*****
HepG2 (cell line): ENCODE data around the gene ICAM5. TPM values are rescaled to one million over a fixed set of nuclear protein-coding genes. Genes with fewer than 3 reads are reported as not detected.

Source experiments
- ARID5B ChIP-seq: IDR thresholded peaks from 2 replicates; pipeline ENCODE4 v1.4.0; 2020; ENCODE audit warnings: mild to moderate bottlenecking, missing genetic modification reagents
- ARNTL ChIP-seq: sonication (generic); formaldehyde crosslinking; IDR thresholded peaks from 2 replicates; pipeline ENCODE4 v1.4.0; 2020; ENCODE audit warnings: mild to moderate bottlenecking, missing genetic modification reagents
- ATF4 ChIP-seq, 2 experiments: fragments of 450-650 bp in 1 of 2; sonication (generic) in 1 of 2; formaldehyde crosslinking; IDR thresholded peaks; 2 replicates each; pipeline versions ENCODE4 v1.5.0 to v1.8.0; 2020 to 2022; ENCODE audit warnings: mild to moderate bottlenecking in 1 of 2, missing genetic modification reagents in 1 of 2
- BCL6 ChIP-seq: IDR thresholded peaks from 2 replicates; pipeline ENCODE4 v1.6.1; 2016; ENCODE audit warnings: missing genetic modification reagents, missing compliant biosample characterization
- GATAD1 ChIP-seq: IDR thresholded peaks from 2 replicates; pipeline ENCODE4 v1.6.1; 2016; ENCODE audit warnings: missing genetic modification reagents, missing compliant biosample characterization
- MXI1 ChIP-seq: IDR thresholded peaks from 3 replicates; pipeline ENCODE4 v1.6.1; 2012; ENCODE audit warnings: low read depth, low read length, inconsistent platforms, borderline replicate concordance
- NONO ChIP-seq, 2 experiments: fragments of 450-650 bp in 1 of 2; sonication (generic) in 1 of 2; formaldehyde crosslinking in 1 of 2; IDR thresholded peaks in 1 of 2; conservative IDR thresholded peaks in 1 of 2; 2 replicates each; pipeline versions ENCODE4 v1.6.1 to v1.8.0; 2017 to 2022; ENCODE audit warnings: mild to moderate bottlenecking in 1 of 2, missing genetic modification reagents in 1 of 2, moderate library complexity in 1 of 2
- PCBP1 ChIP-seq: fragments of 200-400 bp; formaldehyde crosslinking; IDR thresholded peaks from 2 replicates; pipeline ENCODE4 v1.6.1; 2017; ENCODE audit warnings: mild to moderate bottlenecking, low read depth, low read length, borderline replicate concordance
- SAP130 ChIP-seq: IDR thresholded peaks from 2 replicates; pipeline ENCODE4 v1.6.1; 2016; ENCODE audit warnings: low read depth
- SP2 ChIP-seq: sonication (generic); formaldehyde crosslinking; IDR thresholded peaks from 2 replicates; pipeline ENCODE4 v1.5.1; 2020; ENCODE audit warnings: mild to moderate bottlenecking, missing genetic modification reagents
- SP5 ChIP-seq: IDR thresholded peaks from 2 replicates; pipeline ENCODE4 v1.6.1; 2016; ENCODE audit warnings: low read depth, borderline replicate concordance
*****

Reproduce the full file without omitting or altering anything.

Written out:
HepG2 (cell line): ENCODE data around the gene ICAM5. TPM values are rescaled to one million over a fixed set of nuclear protein-coding genes. Genes with fewer than 3 reads are reported as not detected.

Source experiments
- ARID5B ChIP-seq: IDR thresholded peaks from 2 replicates; pipeline ENCODE4 v1.4.0; 2020; ENCODE audit warnings: mild to moderate bottlenecking, missing genetic modification reagents
- ARNTL ChIP-seq: sonication (generic); formaldehyde crosslinking; IDR thresholded peaks from 2 replicates; pipeline ENCODE4 v1.4.0; 2020; ENCODE audit warnings: mild to moderate bottlenecking, missing genetic modification reagents
- ATF4 ChIP-seq, 2 experiments: fragments of 450-650 bp in 1 of 2; sonication (generic) in 1 of 2; formaldehyde crosslinking; IDR thresholded peaks; 2 replicates each; pipeline versions ENCODE4 v1.5.0 to v1.8.0; 2020 to 2022; ENCODE audit warnings: mild to moderate bottlenecking in 1 of 2, missing genetic modification reagents in 1 of 2
- BCL6 ChIP-seq: IDR thresholded peaks from 2 replicates; pipeline ENCODE4 v1.6.1; 2016; ENCODE audit warnings: missing genetic modification reagents, missing compliant biosample characterization
- GATAD1 ChIP-seq: IDR thresholded peaks from 2 replicates; pipeline ENCODE4 v1.6.1; 2016; ENCODE audit warnings: missing genetic modification reagents, missing compliant biosample characterization
- MXI1 ChIP-seq: IDR thresholded peaks from 3 replicates; pipeline ENCODE4 v1.6.1; 2012; ENCODE audit warnings: low read depth, low read length, inconsistent platforms, borderline replicate concordance
- NONO ChIP-seq, 2 experiments: fragments of 450-650 bp in 1 of 2; sonication (generic) in 1 of 2; formaldehyde crosslinking in 1 of 2; IDR thresholded peaks in 1 of 2; conservative IDR thresholded peaks in 1 of 2; 2 replicates each; pipeline versions ENCODE4 v1.6.1 to v1.8.0; 2017 to 2022; ENCODE audit warnings: mild to moderate bottlenecking in 1 of 2, missing genetic modification reagents in 1 of 2, moderate library complexity in 1 of 2
- PCBP1 ChIP-seq: fragments of 200-400 bp; formaldehyde crosslinking; IDR thresholded peaks from 2 replicates; pipeline ENCODE4 v1.6.1; 2017; ENCODE audit warnings: mild to moderate bottlenecking, low read depth, low read length, borderline replicate concordance
- SAP130 ChIP-seq: IDR thresholded peaks from 2 replicates; pipeline ENCODE4 v1.6.1; 2016; ENCODE audit warnings: low read depth
- SP2 ChIP-seq: sonication (generic); formaldehyde crosslinking; IDR thresholded peaks from 2 replicates; pipeline ENCODE4 v1.5.1; 2020; ENCODE audit warnings: mild to moderate bottlenecking, missing genetic modification reagents
- SP5 ChIP-seq: IDR thresholded peaks from 2 replicates; pipeline ENCODE4 v1.6.1; 2016; ENCODE audit warnings: low read depth, borderline replicate concordance